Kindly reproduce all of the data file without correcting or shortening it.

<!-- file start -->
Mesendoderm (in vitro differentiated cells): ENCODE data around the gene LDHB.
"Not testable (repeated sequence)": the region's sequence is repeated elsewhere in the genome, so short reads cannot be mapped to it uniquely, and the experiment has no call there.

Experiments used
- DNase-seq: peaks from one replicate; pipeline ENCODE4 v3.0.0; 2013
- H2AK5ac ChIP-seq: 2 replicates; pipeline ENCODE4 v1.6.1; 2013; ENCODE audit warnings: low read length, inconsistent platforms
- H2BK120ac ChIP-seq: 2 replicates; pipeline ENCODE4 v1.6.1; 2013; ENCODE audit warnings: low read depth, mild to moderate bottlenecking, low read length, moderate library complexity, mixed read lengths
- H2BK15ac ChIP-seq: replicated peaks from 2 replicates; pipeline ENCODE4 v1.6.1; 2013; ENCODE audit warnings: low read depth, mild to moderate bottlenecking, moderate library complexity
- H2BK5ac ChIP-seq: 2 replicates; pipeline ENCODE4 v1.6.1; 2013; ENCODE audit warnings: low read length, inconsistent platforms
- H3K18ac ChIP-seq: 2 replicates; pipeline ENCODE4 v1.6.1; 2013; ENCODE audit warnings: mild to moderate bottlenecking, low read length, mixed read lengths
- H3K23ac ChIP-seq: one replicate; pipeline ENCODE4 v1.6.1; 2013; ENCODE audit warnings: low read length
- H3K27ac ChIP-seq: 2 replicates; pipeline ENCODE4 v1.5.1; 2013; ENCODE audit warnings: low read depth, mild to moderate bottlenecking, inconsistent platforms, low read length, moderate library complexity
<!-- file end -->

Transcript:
Mesendoderm (in vitro differentiated cells): ENCODE data around the gene LDHB.
"Not testable (repeated sequence)": the region's sequence is repeated elsewhere in the genome, so short reads cannot be mapped to it uniquely, and the experiment has no call there.

Experiments used
- DNase-seq: peaks from one replicate; pipeline ENCODE4 v3.0.0; 2013
- H2AK5ac ChIP-seq: 2 replicates; pipeline ENCODE4 v1.6.1; 2013; ENCODE audit warnings: low read length, inconsistent platforms
- H2BK120ac ChIP-seq: 2 replicates; pipeline ENCODE4 v1.6.1; 2013; ENCODE audit warnings: low read depth, mild to moderate bottlenecking, low read length, moderate library complexity, mixed read lengths
- H2BK15ac ChIP-seq: replicated peaks from 2 replicates; pipeline ENCODE4 v1.6.1; 2013; ENCODE audit warnings: low read depth, mild to moderate bottlenecking, moderate library complexity
- H2BK5ac ChIP-seq: 2 replicates; pipeline ENCODE4 v1.6.1; 2013; ENCODE audit warnings: low read length, inconsistent platforms
- H3K18ac ChIP-seq: 2 replicates; pipeline ENCODE4 v1.6.1; 2013; ENCODE audit warnings: mild to moderate bottlenecking, low read length, mixed read lengths
- H3K23ac ChIP-seq: one replicate; pipeline ENCODE4 v1.6.1; 2013; ENCODE audit warnings: low read length
- H3K27ac ChIP-seq: 2 replicates; pipeline ENCODE4 v1.5.1; 2013; ENCODE audit warnings: low read depth, mild to moderate bottlenecking, inconsistent platforms, low read length, moderate library complexity